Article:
17. 43
5. 92
2, 650
950
31
Achromabacter lacticum l___-_ N
6. 3
6. 7
7. 4
6. 6
7. 7
7. 6
7. 0
76. 03
77. 49
78.87
78. 30
78. 04
79. 11
76. 34
17. 75
17. 21
16. 74
16. 62
17. 27
16. 25
19. 06
6. 22
5. 30
4. 39
5.08
4. 69
4. 64
6. 60
2. 280
2, 810
2, 860
2, 850
2, 860
2, 810
2, 230
970
880
840
940
910
940
940
27
32
35
33
37
31
27
. _ .. _ .
Nutrient broth ...... -.
Physical tests
_ _ . "do- _
0.2% N114 citrate ____ _.
6. 8
75. 49
18. 75
5. 79
2, 350
940
32
6. 7
75. 47
18. 80
5. 73
2, 540
950
29
1 Less satisfactory growth took place in this medium. This data is given to typify the negative results obtained with unsatisfactory growth
conditions or with organisms which do not produce the desired efiectrin any of the media tried.
tions of said resinous contaminants by fermen
On the basis of ease of culture and nutrient re-_
quirements Pseudomonas boreopolz's gave the best 0 tation, whereby the quality of the rubber is in
creased, thence removing and washing the re
results, as indicated by the following example:
sulting high quality rubber and drying it.
1000 g. wet weight of worms were incubated with
out sterilization at room temperature
2. The process of producing an improved rub
(about ‘
ber from guayule rubber worms, comprising sus
86-88° F.) in 5 liters of half strength Allison's
solution to which was added 0.1% ammonium 25 pending the worms in water, inoculating the mix
ture with Pseudomonas boreopolis organisms,
citrate and 0.15% KzIH’Or. 100 cc. of a 2 day
conditioning the medium for growth of the or
nutrient resin broth culture of Ps. boreopolis was
ganisms, allowing the organisms to grow until
added at 0 days and 100 cc. more of a 1 day cul
the resin content of the worms is substantially de
ture was added the third day. Fermentation was
carried out in an open crock and aeration was 30 creased, whereby the physical properties of the
rubber will be improved, then removing and
maintained by compressed air bubbling vigorous
washing the improved rubber and drying it.
ly from a tube running to the bottom of the crock.
Table 2
Analytical composition
ERRL standard formula
std'?l?gyg’agle'ggggnodi‘
Day
Benzene
Acetone
extract
insoluble
Tensile
Per cent
Per cent
Per cent
P. s. i.
75. 45
77. 77
78. 75
80. 31
80. 99
18. 20
16. 28
14. 61
13. 87
12. 45
6.
5. 95
6. 64
5. 82
6. 66
extract
C ontrol .... __
5 ___________ __
8 ___________ __
12 __________ __
20 __________ __
Benzene
-
2, 400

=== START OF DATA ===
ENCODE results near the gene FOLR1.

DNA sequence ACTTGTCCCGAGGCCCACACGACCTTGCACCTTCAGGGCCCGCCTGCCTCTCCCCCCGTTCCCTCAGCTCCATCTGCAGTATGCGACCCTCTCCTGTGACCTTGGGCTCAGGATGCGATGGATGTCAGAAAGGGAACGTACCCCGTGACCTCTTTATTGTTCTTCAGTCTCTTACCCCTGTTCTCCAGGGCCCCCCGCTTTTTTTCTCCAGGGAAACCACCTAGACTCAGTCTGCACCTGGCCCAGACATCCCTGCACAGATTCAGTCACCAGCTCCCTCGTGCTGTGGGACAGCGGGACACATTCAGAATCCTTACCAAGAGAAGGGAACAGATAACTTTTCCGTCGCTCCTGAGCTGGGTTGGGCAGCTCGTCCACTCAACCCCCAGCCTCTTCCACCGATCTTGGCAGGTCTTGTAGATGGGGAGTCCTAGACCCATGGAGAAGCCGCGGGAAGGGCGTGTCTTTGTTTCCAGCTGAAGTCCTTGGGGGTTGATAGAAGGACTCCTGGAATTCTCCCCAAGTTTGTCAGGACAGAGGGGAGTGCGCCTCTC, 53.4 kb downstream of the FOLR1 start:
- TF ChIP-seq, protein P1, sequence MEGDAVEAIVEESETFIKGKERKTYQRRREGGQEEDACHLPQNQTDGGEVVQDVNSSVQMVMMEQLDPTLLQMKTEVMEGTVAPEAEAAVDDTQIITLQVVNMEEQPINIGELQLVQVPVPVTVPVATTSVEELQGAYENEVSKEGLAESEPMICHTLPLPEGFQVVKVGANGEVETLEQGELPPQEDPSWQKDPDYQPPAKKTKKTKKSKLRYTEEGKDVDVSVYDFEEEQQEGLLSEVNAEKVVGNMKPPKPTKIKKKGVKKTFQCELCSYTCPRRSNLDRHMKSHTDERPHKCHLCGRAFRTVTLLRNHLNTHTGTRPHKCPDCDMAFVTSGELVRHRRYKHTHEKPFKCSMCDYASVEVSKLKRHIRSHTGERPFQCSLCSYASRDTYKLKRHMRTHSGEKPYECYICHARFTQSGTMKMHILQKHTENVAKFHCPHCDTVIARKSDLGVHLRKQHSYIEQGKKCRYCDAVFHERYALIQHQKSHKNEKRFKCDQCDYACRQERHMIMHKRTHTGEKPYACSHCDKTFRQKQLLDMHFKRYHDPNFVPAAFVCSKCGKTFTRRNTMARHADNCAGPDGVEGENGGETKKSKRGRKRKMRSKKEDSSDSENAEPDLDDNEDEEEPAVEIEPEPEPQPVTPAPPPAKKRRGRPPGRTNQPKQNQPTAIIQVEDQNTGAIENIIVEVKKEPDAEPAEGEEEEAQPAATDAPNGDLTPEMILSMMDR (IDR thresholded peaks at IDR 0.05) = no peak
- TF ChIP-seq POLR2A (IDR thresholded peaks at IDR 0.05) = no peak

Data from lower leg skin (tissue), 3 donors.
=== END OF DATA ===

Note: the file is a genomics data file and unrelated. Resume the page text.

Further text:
2, 860
3, 020
3, 060
3, 280
Modulus
at 600%
-
Elong'
Tens?e
Per cent
P. s. 1‘.
270
440
500
430
660
940
890
880
900
860
3, 120
3, 380
3, 450
3, 710
3, 790
Modulus
at 600%
Elong'
Per cent
030
1, 070
l, 120
1, 190
1, 080
840
800
800
790
800
The accelerating e?ect of p,p'-diaminodiphenyl
methane upon the physical properties of the rub
ber was essentially additive upon the improve
3. The process of producing an improved rub
ber from guayule rubber worms, comprising sus
pending the worms in water, inoculating the mix
ment due to the fermentation.
A boiling treatment or a heating under hydro
static pressure (paila treatment) is convention
ture with Aspergillus fumigatus organisms, con
ditioning the medium for growth of the organ
isms, allowing the organisms to grow until the
ally used in the guayule rubber industry to water
log the cellulosic debris present in the worms,
thus causing it to sink and be separated from the
resin content of the worms is substantially de
creased, whereby the physical properties of the
rubber will be improved, then removing and
Washing the improved rubber and drying it.
?oating rubber. The worms coming from this
step of the process are at least partially sterilized
and in excellent condition for a subsequent fer
mentation step. The worms treated by our proc
4. The process of producing an improved rub
beer from guayule rubber worms, comprising sus
pending the worms in water, inoculating the mix
ess can be washed in water by a variety of means, 60 ture with Trz'choderma sp. organisms, condition
ing the medium for growth of the organisms, al
lowing the organisms to grow until the resin con
tent of the worms is substantially .decreasedi,
such as on a screen or by successive changes of
water, and then dried in the conventional man
ner.
Having thus described our invention, we claim:
1. The process of extracting high quality rub
ber from guayule rubber plants comprising me
- whereby the physical properties of the rubber
65 will be improved, then removing and washing the
chanically separating rubber worms from the
plant bulk, which worms will normally contain
resinous contaminants, suspending the worms in
water, selectively decomposing substantial por 70
improved rubber and drying it.
SAMUEL R. HOOVER.
PAUL J. ALLEN.
JOSEPH NAGHSKI.